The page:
Facebook Will Scrap News Sharing In Australia If New Law Passed

Facebook (FB) has announced that it will stop allowing publishers and people in Australia from sharing local and international news on Facebook and Instagram if a new draft code in the country becomes law.

The draft mandatory code would allow news media businesses to bargain individually or collectively with Google (GOOGL) and Facebook over payment for the inclusion of news on their services.

According to the Australian Competition and Consumer Commission (ACCC) the code addresses the ‘acute bargaining power imbalances’ between Australian news businesses and Google and Facebook, including through a binding “final offer” arbitration process.

This would mean that if a payment deal between the news businesses and the digital platforms could not be reached after three months, an independent arbitrator would choose the most reasonable of the two parties’ final offer within 45 business days.

However, FB believes that the proposal misunderstands the dynamics of the internet and will damage the very news organizations the government is trying to protect.

Will Easton, Managing Director, Facebook Australia & New Zealand stated that “the commission overseeing the process ignored important facts, most critically the relationship between the news media and social media and which one benefits most from the other.”

Over the first five months of 2020 FB sent 2.3 billion clicks from Facebook’s News Feed back to Australian news websites at no charge, says Easton, bringing additional traffic worth an estimated $200 million AUD to Australian publishers.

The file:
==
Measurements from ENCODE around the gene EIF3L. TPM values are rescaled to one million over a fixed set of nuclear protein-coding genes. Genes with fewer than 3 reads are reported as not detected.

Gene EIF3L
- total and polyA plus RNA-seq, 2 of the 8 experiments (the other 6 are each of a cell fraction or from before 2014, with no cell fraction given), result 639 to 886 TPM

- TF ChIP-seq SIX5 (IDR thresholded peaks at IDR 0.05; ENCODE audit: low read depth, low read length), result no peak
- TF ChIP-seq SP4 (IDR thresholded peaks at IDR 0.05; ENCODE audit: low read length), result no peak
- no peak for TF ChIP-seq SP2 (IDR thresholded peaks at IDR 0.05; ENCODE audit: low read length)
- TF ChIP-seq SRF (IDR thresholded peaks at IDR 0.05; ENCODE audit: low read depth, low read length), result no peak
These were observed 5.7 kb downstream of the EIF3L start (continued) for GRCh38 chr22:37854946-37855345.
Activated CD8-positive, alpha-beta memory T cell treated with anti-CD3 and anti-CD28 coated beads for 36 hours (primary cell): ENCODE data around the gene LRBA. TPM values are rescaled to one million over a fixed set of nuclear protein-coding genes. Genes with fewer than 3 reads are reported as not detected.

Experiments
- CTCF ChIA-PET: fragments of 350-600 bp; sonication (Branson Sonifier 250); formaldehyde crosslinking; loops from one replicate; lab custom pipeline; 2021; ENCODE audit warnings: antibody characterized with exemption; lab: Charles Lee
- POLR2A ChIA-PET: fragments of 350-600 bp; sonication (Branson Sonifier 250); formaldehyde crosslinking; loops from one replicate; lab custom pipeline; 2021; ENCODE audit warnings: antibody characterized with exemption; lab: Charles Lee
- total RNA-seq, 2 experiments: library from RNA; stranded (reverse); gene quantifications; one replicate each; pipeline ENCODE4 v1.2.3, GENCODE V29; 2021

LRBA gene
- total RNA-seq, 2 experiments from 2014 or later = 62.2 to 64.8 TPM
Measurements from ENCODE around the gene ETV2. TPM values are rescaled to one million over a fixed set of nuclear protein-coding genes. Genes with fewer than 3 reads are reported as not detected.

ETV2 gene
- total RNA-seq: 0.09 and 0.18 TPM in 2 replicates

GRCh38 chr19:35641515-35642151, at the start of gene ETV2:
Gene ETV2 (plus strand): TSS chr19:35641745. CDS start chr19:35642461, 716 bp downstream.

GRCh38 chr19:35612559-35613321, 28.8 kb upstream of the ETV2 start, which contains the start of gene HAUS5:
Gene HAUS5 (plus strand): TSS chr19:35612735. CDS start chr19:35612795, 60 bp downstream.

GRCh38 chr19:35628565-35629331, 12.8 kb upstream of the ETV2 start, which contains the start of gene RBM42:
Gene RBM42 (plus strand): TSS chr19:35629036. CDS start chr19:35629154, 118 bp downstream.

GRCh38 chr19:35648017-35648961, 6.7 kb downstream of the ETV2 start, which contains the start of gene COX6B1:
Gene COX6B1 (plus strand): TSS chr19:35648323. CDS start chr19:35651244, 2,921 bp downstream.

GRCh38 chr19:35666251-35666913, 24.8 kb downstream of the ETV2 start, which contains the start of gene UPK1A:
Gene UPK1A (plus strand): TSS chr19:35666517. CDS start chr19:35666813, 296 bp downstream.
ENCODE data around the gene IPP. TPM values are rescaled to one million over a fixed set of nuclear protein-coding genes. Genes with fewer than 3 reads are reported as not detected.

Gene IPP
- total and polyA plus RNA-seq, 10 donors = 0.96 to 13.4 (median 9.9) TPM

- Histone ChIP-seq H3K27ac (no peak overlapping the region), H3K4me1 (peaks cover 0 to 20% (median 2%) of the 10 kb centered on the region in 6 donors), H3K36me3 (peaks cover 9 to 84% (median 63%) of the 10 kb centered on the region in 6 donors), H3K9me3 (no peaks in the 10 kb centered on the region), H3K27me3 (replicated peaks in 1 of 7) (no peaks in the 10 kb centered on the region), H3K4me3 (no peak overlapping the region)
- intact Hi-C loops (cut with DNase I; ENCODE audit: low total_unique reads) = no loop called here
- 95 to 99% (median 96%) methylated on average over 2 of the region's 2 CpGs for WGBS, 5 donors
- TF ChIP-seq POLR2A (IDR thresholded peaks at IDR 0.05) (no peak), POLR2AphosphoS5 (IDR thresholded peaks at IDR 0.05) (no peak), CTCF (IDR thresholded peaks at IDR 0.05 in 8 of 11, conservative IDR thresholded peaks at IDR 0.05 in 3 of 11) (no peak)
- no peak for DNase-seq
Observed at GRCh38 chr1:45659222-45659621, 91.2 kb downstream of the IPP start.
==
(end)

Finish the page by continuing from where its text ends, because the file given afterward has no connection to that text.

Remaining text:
“We already invest millions of dollars in Australian news businesses and, during discussions over this legislation, we offered to invest millions more” wrote Easton in a blog post, adding: “We had also hoped to bring Facebook News to Australia, a feature on our platform exclusively for news, where we pay publishers for their content.”

However, FB says it is left with a choice of either removing news entirely or accepting a system that lets publishers charge it for as much content as they want at a price with no clear limits. “Unfortunately, no business can operate that way” Easton concludes.

Shares in the social media giant are up 43% year-to-date, and it has a Strong Buy analyst consensus based on ratings from the last three months. However, the $292 average analyst price target implies shares could pull back from current levels over the next few months.

Rosenblatt Securities analyst Mark Zgutowicz recently reiterated a Buy rating on the stock with a $325 price target (11% upside potential) as the social media platform is “paddling out to a big holiday wave”.

“While stimulus spend fatigue may soon set in, Facebook is well-aligned to the now everything e-commerce world and looks to be walking into a can’t miss holiday compare that perhaps only Apple IDFA [Identifier for Advertisers] could disrupt,” Zgutowicz told investors.

“Further, while potentially not as large as the first consumer stimulus, we suspect #2 will be in route preholiday spending, setting up a potentially big 4Q against an enticing compare.” (See Facebook stock analysis on TipRanks).

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